Do You Respect Your Teen?
Parents of teens have a high (and hard) calling: Help them become adults. Depending on the day, we might give in to every whim because we don’t want a battle, or we don’t want them to struggle — or else we demand that they unquestioningly follow every directive.
Respect finds the balance.
Yes, your child should honor your authority while under your roof. But respecting them means that you give them particular attention or special regard. Respect is a way to show that they are worthy of high esteem. That you value who they are — their presence, opinions, and imperfections. That when the rest of the world is unsteady, you’re in their corner.
Practice basic kindness and respect.
Your teen needs to know that you care about their hopes and worries. So make time to listen (that doesn’t mean you agree). And if you’re in tighter-than-usual living quarters, be extra mindful of personal space. Model daily graces and how to go with the flow.
Trust your teen to the extent they’ve proven themself trustworthy.
Our goal as parents is to help our kids reach adulthood before they leave our home, not hope they figure it out after they leave. To do this, you have to concede freedoms, even when teens don’t use those freedoms wisely.
Set fair rules.
Enforcing boundaries is a necessary part of parenting. But as kids transition into the teen years, we can too easily become bound up by our boundaries. There are many reasons we cling to our parenting rules. Still, we must not forget we are raising unique individuals who will all too soon be trying to establish rules for themselves.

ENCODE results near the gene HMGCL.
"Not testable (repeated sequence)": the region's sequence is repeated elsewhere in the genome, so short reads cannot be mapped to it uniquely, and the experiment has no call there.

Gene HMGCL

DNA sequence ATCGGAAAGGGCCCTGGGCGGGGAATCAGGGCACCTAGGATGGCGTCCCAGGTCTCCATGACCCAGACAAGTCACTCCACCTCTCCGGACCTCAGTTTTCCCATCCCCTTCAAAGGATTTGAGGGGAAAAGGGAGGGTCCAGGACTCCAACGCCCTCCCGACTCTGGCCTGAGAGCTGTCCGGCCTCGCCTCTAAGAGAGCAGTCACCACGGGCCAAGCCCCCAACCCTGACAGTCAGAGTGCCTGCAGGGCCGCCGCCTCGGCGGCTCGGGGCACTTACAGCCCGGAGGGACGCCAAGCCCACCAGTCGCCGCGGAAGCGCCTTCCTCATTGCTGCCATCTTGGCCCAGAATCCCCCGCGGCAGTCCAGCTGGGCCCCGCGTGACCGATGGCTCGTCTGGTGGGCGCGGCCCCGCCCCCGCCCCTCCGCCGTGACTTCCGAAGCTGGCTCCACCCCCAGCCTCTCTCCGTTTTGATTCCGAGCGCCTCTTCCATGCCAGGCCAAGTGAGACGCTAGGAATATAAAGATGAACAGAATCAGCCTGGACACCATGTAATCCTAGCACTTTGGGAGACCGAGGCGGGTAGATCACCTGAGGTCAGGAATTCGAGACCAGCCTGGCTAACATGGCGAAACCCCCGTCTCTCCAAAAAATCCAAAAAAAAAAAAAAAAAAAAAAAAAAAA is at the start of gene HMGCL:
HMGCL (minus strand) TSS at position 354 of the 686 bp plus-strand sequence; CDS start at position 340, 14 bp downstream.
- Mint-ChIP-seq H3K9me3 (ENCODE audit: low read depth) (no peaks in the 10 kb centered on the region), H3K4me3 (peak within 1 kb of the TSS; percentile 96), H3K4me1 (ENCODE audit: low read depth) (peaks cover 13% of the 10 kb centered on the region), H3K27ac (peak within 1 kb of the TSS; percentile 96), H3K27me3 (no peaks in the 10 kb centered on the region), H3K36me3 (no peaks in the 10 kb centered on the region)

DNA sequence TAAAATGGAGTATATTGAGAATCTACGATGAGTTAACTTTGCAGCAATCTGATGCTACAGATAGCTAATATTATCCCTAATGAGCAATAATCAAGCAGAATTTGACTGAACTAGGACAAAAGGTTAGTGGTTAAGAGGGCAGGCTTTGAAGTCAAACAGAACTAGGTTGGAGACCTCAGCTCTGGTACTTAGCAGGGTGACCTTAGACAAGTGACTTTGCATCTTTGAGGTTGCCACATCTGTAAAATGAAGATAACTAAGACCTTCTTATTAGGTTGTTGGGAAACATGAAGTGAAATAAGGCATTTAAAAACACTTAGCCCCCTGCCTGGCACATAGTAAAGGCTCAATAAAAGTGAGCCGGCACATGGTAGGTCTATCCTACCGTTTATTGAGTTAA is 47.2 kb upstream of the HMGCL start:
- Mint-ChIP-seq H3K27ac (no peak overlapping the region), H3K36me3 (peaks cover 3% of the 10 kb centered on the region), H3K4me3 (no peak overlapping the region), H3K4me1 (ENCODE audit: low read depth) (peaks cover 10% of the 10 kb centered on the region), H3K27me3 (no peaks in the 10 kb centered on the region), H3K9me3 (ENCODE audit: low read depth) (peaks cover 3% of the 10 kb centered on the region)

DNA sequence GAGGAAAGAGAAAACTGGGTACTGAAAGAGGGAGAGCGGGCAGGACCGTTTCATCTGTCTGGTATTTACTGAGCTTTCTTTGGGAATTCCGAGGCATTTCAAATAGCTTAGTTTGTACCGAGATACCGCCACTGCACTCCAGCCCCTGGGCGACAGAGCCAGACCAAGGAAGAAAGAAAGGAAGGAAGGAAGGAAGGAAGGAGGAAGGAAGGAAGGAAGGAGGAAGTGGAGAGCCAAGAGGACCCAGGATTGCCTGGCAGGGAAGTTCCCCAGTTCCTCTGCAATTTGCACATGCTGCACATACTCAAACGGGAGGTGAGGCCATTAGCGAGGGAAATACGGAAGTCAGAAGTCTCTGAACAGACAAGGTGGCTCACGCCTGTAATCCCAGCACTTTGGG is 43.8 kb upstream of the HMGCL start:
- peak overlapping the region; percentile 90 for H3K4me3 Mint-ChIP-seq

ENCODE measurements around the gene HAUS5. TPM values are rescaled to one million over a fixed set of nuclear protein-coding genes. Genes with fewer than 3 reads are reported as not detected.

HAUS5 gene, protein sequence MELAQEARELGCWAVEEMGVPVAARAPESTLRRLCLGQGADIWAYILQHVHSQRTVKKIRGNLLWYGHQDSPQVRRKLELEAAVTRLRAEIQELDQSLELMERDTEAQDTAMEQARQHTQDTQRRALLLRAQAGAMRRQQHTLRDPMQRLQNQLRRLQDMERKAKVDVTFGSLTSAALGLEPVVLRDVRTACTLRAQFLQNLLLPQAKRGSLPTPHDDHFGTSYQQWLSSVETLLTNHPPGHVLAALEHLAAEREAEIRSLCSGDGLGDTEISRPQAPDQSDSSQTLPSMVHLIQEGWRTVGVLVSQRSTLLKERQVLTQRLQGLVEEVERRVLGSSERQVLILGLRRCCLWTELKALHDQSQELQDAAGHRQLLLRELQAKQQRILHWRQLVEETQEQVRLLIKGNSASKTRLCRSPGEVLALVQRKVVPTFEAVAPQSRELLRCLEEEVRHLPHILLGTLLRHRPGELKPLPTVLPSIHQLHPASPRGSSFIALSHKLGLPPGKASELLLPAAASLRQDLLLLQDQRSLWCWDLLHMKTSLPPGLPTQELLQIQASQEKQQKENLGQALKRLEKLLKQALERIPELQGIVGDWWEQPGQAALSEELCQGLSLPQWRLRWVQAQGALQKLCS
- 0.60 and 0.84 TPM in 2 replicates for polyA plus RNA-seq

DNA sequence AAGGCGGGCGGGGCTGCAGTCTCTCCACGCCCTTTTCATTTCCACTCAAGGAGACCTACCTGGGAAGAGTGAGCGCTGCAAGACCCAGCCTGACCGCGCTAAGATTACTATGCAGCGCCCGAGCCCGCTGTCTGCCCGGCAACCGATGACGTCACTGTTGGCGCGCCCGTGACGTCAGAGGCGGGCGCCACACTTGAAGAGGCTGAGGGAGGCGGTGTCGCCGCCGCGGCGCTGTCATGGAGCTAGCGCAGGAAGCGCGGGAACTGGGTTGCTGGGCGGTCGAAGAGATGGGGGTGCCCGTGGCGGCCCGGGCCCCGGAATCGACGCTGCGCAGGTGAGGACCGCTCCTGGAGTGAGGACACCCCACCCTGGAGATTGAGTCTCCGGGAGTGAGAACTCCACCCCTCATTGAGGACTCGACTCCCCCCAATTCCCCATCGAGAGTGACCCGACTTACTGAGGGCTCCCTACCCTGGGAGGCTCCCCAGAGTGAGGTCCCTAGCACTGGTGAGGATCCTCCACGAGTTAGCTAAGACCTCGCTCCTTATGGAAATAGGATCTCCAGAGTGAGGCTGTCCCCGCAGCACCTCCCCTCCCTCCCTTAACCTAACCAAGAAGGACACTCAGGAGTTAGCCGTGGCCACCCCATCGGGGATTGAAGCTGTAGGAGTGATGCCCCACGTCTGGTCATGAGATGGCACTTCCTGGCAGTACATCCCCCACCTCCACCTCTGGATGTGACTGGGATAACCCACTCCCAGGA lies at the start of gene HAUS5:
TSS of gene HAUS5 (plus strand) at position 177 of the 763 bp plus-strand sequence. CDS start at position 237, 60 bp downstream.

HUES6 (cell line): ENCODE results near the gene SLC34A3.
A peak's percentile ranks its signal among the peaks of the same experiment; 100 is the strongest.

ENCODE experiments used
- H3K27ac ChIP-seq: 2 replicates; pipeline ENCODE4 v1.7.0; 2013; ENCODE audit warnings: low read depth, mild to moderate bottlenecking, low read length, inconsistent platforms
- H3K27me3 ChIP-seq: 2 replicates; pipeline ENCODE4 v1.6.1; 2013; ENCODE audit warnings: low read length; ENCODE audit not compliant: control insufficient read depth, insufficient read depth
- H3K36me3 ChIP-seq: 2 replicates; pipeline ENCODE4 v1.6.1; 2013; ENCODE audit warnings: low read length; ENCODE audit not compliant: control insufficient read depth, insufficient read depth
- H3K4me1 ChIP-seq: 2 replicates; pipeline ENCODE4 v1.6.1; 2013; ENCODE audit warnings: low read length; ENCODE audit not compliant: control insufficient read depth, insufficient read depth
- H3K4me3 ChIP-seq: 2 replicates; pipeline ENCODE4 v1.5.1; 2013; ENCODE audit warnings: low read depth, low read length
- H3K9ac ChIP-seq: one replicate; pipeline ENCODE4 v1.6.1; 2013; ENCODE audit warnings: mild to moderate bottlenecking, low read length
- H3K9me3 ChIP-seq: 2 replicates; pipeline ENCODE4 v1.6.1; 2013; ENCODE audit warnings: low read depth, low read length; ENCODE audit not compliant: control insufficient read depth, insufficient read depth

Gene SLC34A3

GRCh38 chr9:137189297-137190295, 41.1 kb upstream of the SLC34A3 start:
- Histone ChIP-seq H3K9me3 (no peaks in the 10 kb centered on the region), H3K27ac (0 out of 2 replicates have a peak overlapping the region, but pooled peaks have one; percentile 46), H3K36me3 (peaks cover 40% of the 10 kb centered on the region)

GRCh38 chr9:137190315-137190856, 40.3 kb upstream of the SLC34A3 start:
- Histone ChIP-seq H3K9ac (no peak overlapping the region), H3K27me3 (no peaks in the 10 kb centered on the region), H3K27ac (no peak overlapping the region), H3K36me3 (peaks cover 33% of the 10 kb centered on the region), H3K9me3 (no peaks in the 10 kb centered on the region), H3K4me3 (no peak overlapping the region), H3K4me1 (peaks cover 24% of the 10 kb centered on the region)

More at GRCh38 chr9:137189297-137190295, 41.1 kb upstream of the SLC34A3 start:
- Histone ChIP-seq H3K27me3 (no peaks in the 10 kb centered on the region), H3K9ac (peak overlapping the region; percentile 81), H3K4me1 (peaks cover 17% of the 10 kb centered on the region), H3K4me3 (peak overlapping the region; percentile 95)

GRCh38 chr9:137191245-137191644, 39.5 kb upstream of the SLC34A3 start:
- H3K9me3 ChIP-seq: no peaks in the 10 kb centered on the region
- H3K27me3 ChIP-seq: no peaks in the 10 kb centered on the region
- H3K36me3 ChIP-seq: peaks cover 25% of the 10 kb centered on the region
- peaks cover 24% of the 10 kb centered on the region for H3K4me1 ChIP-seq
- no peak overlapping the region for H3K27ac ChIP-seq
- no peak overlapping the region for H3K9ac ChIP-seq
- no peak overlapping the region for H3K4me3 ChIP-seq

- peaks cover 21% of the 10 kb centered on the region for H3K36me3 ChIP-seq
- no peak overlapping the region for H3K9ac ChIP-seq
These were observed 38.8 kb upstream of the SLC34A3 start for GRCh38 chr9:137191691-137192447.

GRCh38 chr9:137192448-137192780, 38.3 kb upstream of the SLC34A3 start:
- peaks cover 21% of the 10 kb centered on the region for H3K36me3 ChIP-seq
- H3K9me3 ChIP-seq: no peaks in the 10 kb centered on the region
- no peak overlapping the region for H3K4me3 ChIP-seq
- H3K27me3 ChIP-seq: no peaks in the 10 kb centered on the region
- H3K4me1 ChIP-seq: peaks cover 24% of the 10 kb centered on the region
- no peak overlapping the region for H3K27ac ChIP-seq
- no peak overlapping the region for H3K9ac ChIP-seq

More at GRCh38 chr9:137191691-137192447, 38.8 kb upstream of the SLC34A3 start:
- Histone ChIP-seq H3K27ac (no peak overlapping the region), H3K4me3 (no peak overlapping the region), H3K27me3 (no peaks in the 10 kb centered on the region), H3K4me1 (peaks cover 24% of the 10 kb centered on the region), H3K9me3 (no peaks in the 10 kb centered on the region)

Be consistent in words and actions.
Teens like to know where they stand and what’s expected of them. When rules change and they get in trouble, they withdraw or lash out.
Admit when you’re wrong.
Teens respond to genuine honesty. Since most of them already know their parents aren’t perfect, showing imperfection is OK. Conversations that recognize a parent’s humanness are important in the parent-teen relationship.
Never belittle your teen.
Not publicly, not privately. Refuse to use cruel language — whether directed toward family members in your home or outsiders.
Distinguish between behavior and character.
Resist the temptation to be distracted by the symptoms and go for the deeper issue. Once you’ve identified the root of your teen’s behavior, you can deal with his attitude pattern, which stems from a heart issue.
Remember that your teen is worthy of respect because God created them and loves them.
This is basic to what it means to be human. Ask God to help you love your teen well through all seasons. Your decision to face teen-year-tensions head on and affirm your child’s value has eternal significance.
For a deeper look, listen to our broadcast “Parenting Your Tweens and Teens With Respect” (part 1 and part 2). And read our article Neither World: Parent-Teen Negotiations.